Try it yourself - Trifle can be an incredibly easy, tasty, and gorgeous holiday dessert.
Step 1: Acquire ingredients
- angelfood cake (made from a box is dandy; purchased pre-made is also fine, and faster)
- 2 boxes french vanilla pudding (I used Jell-O instant)
- 4 cups whole milk (I often substitute half-and-half for extra richness)
- frozen fruit (I used cherries, blueberries, and raspberries from Trader Joe's)
- liqueur(s) of your choice (I like amaretto, irish cream, and any fruit-flavored liqueur)
- 2 cups heavy/whipping cream (make this fresh)
- 1 teaspoon vanilla extract
- pinch of salt
- brown sugar to taste (I use about 1/4 cup)
- grated chocolate on top (optional)
Go ahead and bake your angelfood cake, mix up your pudding, and whip your cream. These can be stored until you're ready to assemble the trifle.
I've made angelfood cake from a box and from scratch, and the difference isn't major- here you're combining it with so many other flavors that any such distinction would be lost. Purchased pre-made angelfood cakes will do, but tend to be a bit dry and sometimes taste off. Pound cake may be traditional, but I prefer angelfood because it's lighter, more absorbent, and complements the berries better.
I used a trifle bowl (purchased at Target for $14), but you can use any bowl. Glass is preferable, because then you can see all the pretty layers.
Step 2: Chop cake and layer
Chop your cake into smaller pieces, about 1 inch thick, and spread them in a dense layer across the bottom of your trifle dish or bowl.
The white interior of the cake looks best facing outwards for contrast with the fruit, so keep the darker edge pieces facing up. They'll disappear into the layers.
Step 3: Drizzle with liqueur
Pick the liqueur of your choice to drizzle over the cake pieces.
You can use a different liqueur for each layer if you like- that worked quite nicely for me this time. This time I used plum brandy on the bottom layer, marsala in the middle layer, and kirschwasser (cherry) on the top layer. Other good choices: amaretto (almond), goldschlager (cinnamon), chambord (raspberry), triple sec (orange), irish cream (one of my favorites), or kahlua. Sherry is traditional, but doesn't add much flavor. Adjust quantity and proof of liqueur to your preferences.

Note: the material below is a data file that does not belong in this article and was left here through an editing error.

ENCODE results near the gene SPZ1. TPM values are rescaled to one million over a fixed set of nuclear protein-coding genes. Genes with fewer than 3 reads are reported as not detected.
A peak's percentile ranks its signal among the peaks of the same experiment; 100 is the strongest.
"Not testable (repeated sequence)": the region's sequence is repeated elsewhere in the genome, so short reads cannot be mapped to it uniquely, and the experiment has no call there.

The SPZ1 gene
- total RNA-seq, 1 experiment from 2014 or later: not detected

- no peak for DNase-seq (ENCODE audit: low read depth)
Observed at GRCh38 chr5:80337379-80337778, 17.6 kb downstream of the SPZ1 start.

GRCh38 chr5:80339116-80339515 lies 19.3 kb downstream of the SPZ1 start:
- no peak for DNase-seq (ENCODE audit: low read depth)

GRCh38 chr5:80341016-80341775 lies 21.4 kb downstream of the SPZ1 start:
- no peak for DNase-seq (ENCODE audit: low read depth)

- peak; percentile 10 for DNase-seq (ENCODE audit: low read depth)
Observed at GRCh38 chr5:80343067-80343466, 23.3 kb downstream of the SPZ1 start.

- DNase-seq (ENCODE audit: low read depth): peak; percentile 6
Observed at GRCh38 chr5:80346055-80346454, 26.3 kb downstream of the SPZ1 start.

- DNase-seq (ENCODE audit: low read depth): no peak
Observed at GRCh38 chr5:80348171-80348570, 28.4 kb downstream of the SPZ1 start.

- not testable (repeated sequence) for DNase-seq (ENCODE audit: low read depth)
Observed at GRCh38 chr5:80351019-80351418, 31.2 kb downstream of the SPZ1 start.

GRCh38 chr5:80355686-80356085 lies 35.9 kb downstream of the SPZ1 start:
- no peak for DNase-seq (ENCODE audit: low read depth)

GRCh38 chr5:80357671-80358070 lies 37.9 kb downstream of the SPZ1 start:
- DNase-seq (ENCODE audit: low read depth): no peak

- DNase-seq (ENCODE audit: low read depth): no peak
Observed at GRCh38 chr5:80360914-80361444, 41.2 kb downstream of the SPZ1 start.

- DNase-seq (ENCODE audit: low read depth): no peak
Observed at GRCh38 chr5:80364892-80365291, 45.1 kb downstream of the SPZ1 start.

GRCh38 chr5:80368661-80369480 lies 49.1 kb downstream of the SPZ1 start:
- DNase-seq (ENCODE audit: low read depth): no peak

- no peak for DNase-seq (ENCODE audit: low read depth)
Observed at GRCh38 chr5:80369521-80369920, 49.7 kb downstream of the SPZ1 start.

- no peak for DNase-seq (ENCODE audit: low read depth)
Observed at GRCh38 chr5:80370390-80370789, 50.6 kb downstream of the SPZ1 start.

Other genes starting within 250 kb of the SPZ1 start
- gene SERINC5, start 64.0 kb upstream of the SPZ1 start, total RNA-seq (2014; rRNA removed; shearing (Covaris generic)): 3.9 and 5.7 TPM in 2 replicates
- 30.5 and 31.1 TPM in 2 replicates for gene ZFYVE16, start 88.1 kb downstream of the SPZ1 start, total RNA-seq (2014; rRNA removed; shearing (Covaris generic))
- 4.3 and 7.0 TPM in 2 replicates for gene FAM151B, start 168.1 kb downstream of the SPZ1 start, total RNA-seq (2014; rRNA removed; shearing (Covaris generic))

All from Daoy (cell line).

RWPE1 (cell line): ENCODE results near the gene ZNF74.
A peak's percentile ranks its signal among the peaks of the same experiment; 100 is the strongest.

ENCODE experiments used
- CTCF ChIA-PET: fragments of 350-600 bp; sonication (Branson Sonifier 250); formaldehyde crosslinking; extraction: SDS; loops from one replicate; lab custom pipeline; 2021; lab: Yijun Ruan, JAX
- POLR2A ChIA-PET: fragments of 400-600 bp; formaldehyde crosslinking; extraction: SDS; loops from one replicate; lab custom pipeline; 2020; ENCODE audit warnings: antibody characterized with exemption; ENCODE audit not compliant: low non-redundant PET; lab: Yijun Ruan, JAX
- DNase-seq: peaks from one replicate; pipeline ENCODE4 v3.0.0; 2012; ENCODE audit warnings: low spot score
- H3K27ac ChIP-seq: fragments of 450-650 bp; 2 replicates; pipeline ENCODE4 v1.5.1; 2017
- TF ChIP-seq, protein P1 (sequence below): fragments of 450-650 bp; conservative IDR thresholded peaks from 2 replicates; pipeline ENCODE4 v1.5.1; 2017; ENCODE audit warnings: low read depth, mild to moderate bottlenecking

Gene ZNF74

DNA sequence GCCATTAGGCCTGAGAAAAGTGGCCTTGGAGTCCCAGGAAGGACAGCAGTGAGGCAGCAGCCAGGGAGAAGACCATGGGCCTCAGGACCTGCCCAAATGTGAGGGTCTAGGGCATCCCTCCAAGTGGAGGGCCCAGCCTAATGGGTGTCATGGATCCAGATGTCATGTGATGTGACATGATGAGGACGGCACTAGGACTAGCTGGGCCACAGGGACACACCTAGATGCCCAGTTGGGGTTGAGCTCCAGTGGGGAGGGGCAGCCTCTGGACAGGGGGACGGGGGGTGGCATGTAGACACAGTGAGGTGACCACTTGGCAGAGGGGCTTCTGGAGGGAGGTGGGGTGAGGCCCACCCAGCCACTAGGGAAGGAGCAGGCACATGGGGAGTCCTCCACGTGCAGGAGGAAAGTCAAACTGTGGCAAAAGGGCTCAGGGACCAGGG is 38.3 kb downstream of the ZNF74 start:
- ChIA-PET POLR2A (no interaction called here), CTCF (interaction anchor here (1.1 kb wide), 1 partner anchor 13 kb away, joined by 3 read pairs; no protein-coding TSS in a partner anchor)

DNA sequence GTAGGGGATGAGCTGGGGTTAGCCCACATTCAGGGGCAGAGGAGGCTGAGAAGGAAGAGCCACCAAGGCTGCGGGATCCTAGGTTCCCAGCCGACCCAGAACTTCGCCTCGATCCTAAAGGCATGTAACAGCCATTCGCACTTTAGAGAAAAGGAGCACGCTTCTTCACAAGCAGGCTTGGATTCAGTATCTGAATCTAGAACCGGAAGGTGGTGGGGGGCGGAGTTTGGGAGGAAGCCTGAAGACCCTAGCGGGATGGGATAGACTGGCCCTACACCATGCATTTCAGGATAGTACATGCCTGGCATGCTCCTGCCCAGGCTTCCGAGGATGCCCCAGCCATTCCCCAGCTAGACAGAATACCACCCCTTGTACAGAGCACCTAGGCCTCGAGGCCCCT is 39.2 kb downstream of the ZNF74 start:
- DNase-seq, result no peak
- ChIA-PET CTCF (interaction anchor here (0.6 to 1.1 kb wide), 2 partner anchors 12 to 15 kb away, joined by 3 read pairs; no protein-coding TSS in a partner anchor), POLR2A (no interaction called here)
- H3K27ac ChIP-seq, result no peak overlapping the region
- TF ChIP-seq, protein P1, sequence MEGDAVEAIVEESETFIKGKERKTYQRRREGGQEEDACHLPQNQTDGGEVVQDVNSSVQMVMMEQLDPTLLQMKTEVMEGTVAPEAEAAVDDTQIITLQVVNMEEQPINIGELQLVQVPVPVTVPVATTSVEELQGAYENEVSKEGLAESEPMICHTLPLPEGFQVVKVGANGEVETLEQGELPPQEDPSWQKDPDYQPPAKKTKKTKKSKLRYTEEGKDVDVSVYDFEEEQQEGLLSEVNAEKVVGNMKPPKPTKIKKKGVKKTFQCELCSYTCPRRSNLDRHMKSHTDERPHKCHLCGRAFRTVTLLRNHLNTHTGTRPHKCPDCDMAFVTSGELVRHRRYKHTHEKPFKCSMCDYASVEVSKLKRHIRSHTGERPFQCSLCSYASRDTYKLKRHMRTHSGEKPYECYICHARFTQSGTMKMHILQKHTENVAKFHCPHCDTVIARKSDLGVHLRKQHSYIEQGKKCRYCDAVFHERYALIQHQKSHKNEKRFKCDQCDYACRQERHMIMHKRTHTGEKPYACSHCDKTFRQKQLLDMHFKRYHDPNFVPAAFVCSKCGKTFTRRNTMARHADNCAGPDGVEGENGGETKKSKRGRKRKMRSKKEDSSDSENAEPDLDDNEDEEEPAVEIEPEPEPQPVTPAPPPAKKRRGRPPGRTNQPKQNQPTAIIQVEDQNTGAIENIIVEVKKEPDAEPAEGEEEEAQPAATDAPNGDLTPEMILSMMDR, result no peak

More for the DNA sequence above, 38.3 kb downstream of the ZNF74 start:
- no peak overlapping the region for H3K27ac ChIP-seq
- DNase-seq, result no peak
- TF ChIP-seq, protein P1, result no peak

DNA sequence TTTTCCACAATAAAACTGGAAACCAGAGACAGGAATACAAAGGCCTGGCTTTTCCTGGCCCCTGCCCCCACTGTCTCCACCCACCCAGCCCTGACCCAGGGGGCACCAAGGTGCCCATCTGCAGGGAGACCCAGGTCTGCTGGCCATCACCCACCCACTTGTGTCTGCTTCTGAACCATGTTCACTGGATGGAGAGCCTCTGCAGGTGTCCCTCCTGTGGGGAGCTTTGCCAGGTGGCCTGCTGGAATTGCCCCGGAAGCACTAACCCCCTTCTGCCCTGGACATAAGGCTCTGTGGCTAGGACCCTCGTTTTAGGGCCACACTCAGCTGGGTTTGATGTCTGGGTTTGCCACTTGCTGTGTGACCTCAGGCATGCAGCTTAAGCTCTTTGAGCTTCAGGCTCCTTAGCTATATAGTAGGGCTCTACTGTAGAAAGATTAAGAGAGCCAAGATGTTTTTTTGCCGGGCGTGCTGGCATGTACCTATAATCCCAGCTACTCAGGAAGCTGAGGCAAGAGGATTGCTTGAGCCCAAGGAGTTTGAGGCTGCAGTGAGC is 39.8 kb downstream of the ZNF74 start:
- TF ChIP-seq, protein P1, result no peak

You can skip this step if you don't want the alcohol, or add a bit of fruit juice to help soften the cake. There are enough wet ingredients that everything will turn out well anyway.
Step 4: Add fruit
Cover the cake layer with the fruit of your choice.
I used frozen cherries, raspberries, and blueberries: you can use most any fresh fruit available, though I find berries best complement the texture. Don't worry about thawing frozen fruit, as it will thoroughly melt while the trifle sits.
Step 5: Add pudding and whipped cream, then repeat
Cover the berries with a layer of vanilla pudding, then a thin layer of whipped cream.. Don't worry about 100% coverage or being tidy- everything will get layered over, so just dump it on there. Keep an eye on the sides to get a nice layered look.
Now add another layer of cake, drizzle it with liqueur, sprinkle with berries, and add more pudding and whipped cream. Continue until you've filled your trifle bowl or run out of ingredients. My trifle bowl held 3 layers of cake and fruit, with two layers of pudding and cream.
Depending on the size of your trifle bowl, you'll likely have leftovers. Grab a glass bowl or some wine glasses, and make more little trifles with the extras, then stash them in the back of your fridge. They'll make excellent leftovers.
Cover the top in a final layer of whipped cream, then grate chocolate over the top if you like for bonus style points.
Step 6: Chill and serve
Cover the finished trifle in plastic wrap, and store it in the refrigerator until ready to serve. It can easily be made the night before, or earlier in the day, as the flavors only improve upon sitting and mingling.
Garnish with a couple of fresh berries, a dusting of spice, or a sprig of mint if you're feeling particularly giddy, then just add a large spoon and step back to avoid the ravening hordes.